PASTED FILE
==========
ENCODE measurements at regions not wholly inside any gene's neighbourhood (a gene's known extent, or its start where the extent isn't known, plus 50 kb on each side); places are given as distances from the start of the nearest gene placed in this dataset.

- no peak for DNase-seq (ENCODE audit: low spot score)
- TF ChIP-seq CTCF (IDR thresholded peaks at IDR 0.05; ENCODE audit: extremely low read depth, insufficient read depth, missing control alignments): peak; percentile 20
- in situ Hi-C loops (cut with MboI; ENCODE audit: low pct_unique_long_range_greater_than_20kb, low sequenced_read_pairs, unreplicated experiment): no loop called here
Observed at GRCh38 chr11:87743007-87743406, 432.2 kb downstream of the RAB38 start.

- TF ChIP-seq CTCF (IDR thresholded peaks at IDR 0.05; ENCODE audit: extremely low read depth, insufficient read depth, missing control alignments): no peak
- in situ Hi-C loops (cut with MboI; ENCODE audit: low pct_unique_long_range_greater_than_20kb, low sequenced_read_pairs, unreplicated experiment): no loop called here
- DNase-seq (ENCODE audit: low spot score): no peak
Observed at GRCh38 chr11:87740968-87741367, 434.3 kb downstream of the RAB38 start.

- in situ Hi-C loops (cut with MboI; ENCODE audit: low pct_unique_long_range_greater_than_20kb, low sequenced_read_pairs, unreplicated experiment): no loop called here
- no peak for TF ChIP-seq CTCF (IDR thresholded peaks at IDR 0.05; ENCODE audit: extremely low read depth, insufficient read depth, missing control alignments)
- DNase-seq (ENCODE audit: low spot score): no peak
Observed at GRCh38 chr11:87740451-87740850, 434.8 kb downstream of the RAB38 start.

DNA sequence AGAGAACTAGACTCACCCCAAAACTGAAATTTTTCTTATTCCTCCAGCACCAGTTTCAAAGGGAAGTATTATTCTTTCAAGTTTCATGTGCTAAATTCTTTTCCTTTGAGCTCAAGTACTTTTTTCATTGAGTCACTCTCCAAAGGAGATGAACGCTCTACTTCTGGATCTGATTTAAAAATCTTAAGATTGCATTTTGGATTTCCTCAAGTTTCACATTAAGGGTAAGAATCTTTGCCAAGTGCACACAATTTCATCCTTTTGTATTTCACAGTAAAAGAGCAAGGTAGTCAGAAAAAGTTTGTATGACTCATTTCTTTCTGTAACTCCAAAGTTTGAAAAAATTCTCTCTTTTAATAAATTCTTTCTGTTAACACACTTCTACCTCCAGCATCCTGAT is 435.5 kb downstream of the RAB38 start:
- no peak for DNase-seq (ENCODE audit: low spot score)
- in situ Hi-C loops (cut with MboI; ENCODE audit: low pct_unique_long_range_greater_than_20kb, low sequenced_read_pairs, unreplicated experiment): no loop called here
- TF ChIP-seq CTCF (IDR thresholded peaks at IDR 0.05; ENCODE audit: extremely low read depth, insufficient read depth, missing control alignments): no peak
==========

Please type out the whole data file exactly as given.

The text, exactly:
ENCODE measurements at regions not wholly inside any gene's neighbourhood (a gene's known extent, or its start where the extent isn't known, plus 50 kb on each side); places are given as distances from the start of the nearest gene placed in this dataset.

- no peak for DNase-seq (ENCODE audit: low spot score)
- TF ChIP-seq CTCF (IDR thresholded peaks at IDR 0.05; ENCODE audit: extremely low read depth, insufficient read depth, missing control alignments): peak; percentile 20
- in situ Hi-C loops (cut with MboI; ENCODE audit: low pct_unique_long_range_greater_than_20kb, low sequenced_read_pairs, unreplicated experiment): no loop called here
Observed at GRCh38 chr11:87743007-87743406, 432.2 kb downstream of the RAB38 start.

- TF ChIP-seq CTCF (IDR thresholded peaks at IDR 0.05; ENCODE audit: extremely low read depth, insufficient read depth, missing control alignments): no peak
- in situ Hi-C loops (cut with MboI; ENCODE audit: low pct_unique_long_range_greater_than_20kb, low sequenced_read_pairs, unreplicated experiment): no loop called here
- DNase-seq (ENCODE audit: low spot score): no peak
Observed at GRCh38 chr11:87740968-87741367, 434.3 kb downstream of the RAB38 start.

- in situ Hi-C loops (cut with MboI; ENCODE audit: low pct_unique_long_range_greater_than_20kb, low sequenced_read_pairs, unreplicated experiment): no loop called here
- no peak for TF ChIP-seq CTCF (IDR thresholded peaks at IDR 0.05; ENCODE audit: extremely low read depth, insufficient read depth, missing control alignments)
- DNase-seq (ENCODE audit: low spot score): no peak
Observed at GRCh38 chr11:87740451-87740850, 434.8 kb downstream of the RAB38 start.

DNA sequence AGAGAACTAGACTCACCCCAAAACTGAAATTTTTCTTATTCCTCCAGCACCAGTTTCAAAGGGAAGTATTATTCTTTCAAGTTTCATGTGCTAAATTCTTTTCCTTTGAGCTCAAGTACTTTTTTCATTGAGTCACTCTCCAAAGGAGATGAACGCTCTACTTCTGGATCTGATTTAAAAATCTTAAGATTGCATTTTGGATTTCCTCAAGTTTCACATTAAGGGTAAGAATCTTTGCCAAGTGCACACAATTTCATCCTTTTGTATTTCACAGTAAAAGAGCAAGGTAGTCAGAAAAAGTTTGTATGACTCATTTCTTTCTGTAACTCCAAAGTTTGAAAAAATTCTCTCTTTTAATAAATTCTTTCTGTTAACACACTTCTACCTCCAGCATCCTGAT is 435.5 kb downstream of the RAB38 start:
- no peak for DNase-seq (ENCODE audit: low spot score)
- in situ Hi-C loops (cut with MboI; ENCODE audit: low pct_unique_long_range_greater_than_20kb, low sequenced_read_pairs, unreplicated experiment): no loop called here
- TF ChIP-seq CTCF (IDR thresholded peaks at IDR 0.05; ENCODE audit: extremely low read depth, insufficient read depth, missing control alignments): no peak